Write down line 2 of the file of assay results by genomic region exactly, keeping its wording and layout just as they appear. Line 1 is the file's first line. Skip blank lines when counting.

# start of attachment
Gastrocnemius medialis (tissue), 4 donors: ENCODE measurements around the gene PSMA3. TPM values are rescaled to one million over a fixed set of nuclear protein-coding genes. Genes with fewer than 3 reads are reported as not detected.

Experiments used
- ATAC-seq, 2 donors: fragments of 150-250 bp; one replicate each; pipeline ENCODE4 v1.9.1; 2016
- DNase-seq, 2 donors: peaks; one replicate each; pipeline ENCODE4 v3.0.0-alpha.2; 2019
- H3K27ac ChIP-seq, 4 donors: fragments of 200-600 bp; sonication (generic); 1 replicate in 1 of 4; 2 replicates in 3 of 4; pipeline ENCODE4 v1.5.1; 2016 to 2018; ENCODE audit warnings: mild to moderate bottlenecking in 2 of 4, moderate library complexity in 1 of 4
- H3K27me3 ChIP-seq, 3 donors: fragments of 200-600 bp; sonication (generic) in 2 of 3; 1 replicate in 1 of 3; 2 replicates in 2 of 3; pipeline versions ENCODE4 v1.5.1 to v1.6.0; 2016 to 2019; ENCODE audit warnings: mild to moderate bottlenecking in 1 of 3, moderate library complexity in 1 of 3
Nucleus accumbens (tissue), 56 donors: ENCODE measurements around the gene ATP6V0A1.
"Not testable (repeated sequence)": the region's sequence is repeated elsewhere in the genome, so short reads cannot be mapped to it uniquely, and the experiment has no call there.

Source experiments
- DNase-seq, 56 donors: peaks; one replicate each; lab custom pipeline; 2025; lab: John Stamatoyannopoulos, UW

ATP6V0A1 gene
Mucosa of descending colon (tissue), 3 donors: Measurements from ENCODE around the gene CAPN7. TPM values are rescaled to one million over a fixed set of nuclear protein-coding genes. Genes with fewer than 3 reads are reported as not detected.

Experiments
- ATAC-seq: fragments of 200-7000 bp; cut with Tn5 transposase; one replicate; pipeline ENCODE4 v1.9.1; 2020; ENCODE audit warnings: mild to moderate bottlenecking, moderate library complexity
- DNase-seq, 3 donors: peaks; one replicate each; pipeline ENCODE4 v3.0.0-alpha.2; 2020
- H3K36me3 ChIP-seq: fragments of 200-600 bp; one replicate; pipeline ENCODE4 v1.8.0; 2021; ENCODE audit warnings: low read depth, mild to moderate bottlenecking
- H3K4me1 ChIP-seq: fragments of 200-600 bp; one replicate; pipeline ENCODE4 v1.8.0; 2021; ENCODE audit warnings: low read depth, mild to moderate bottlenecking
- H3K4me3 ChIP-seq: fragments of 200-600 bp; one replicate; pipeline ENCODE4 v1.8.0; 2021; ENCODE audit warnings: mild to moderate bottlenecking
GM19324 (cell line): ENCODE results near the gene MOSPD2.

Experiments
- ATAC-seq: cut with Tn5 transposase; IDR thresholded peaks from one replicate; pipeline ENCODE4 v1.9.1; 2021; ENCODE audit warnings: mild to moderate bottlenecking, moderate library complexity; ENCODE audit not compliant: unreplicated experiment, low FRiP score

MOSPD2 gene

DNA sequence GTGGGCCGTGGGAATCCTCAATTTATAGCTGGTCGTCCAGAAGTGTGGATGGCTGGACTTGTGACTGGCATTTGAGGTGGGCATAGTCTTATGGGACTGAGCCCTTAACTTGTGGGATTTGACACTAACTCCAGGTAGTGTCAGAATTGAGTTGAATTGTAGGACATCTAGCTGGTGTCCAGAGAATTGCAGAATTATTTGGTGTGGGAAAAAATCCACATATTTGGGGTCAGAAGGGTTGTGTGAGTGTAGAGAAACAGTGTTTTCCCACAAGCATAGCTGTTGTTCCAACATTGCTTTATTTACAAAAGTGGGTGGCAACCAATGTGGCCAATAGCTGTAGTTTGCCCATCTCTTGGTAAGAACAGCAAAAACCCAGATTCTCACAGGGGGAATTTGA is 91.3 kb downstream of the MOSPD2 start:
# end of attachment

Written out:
Experiments used